Synthetic overview of mobility tensions

Overall, the results of our research program show that the practices and representations of individual spatial mobilities (and immobilities) place companies in a state of permanent tension that always leaves the door open to the possibility of organizational destabilization or, in other words, to the possibility that the organized collective of the company will gradually unravel. The current context, that sees the decline of sedentary work and traditional shifts in favor of a greater spatial-temporal dispersion of professional practices, is increasing these risks of destabilization, questioning the usual operating procedures of companies and contributing to the emergence of new working collectives.

Social Implications / Managerial Recommendations

In light of our findings, we can outline some managerial recommendations:

  • For companies, supporting mobility and restoring a sense of control: support mobility more at different geographical scales to give employees a sense of control over their mobility. The research stresses the need for employees to have some form of control over their mobility. For international mobility, for example, it has been found that crossing an international border comes with threshold effects relating to cultural, linguistic, political or economic specificities that increase a person’s sense (or fear) of losing control. This control is also expressed by people re-establishing some borders (material, symbolic, geographical, etc.) to avoid their personal and professional lives becoming too porous. It is therefore a matter of rebuilding borders, by materially but also symbolically organizing the workspace. The goal for the company is to support employees by setting up procedures for listening to employees and supporting their mobilities, as well as organizational adjustments to increase their sense of belonging in a mobility situation. These elements can mitigate the different tensions associated with these situations.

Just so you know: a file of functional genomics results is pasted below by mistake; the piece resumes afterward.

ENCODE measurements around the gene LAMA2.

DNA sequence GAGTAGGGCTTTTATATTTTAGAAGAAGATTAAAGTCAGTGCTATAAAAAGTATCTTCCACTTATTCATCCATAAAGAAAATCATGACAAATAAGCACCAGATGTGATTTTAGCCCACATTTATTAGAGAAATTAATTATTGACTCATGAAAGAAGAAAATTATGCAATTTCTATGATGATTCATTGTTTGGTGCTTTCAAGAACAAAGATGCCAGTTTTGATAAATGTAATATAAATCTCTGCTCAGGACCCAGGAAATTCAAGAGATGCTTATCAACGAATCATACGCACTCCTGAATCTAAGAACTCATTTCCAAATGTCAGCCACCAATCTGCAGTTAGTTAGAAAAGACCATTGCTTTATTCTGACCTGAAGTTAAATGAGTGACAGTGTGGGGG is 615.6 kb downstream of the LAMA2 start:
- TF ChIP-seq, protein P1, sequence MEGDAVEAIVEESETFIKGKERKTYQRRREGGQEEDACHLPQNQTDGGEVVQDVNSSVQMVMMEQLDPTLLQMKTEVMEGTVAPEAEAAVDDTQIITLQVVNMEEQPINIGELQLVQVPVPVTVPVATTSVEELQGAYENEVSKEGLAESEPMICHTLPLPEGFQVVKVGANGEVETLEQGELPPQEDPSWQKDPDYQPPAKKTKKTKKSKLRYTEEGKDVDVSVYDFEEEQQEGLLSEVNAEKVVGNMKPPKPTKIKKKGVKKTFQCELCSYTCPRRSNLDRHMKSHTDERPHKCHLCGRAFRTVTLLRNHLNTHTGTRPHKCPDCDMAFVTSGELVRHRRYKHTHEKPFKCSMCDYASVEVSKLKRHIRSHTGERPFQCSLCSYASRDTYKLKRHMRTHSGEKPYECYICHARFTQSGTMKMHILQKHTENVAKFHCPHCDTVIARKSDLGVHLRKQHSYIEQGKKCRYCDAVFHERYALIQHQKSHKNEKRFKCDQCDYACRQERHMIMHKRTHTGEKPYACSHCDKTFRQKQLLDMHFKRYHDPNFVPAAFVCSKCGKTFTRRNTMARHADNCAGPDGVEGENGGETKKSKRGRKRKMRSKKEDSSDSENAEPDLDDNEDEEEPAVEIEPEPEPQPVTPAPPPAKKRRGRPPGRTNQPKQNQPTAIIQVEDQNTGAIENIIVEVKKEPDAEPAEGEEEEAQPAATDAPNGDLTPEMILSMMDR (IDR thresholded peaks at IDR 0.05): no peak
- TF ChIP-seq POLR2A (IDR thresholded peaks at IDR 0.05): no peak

• For employees, enrolling in peer communities: developing and maintaining membership in peer communities placed in similar situations of spatial mobility for professional purposes is a way to alleviate the practical, psychological and social difficulties associated with these mobility situations. However, multiple feelings of belonging may result, which can in turn generate strong psychological pressure, especially if the mobility peer groups rely on norms and values that deviate from those promoted by the employer. To help employees take action and change their situation, several options could be useful, such as a service for them to be heard or the possibility of gaining external support, whether this is offered by the company management or not.

Report and summary available for download

Download the full report (in French only)

Download the summary of the results (in French only)


For the Mobile Lives Forum, mobility is understood as the process of how individuals travel across distances in order to deploy through time and space the activities that make up their lifestyles. These travel practices are embedded in socio-technical systems, produced by transport and communication industries and techniques, and by normative discourses on these practices, with considerable social, environmental and spatial impacts.

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The remote performance of a salaried activity outside of the company’s premises, at home or in a third place during normal working hours and requiring access to telecommunication tools.

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To cite this publication :

Bertrand Sergot et Denis Chabault (23 June 2014), « Expatriation, relocation and remote work: how do companies organize professional mobility? », Préparer la transition mobilitaire. Consulté le 16 June 2024, URL: